The sphere packing problem is the mathematical problem of determining the densest way to pack spheres of equal radius in space. The original problem concerning three-dimensional spheres was posed by Johannes Kepler in 1611 and stood open for close to 400 years before being resolved definitively by Thomas Hales in 1998; mathematicians continue to study the problem in higher dimensions. In 2017, Maryna Viazovska gave a remarkable solution to the sphere packing problem in dimension 8 when she proved that the optimal 8-dimensional sphere packing is the one associated with the E8 lattice. The current paper improves on one part of Viazovska's solution in which she relied on computer calculations to verify a pair of analytical inequalities her proof depended on. We give a short and human-readable proof of those inequalities, resulting in a more streamlined and conceptual argument.

## Why is it important?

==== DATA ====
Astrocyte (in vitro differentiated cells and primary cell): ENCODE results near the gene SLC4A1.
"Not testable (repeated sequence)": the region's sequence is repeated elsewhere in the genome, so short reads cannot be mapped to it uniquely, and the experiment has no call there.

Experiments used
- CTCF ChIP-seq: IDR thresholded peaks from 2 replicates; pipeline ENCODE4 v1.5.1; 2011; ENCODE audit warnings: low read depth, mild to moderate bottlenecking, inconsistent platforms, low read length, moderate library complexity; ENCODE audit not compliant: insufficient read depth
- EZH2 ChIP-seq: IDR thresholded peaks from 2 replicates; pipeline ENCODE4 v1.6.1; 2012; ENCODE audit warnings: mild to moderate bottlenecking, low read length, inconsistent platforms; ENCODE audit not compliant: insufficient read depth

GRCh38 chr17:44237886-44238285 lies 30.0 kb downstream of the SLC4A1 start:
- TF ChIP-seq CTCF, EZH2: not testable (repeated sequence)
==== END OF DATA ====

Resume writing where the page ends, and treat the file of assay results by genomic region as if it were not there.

Many mathematical theorems over the last 50 years have been proved with the aid of large amounts of computer calculations, such that a human mathematician cannot hope to verify by hand each detail of the calculation in a reasonable amount of time. A famous example is the four color theorem — the statement that four colors suffice to color countries on a map in such a way that countries that share a border are not colored using the same color; all known proofs of this result require a computer to verify. Proofs that involve computer calculations, known as computer-assisted proofs, are accepted by mathematicians as formally correct, but from a conceptual point of view many mathematicians believe that a completely human-readable proof not relying on extensive calculations will always provide a higher level of insight and understanding into the underlying structure of a mathematical question. Thus, it is considered desirable to find human-readable proofs of important theorems. The current paper does this for the case of the solution to the sphere packing problem in dimension 8.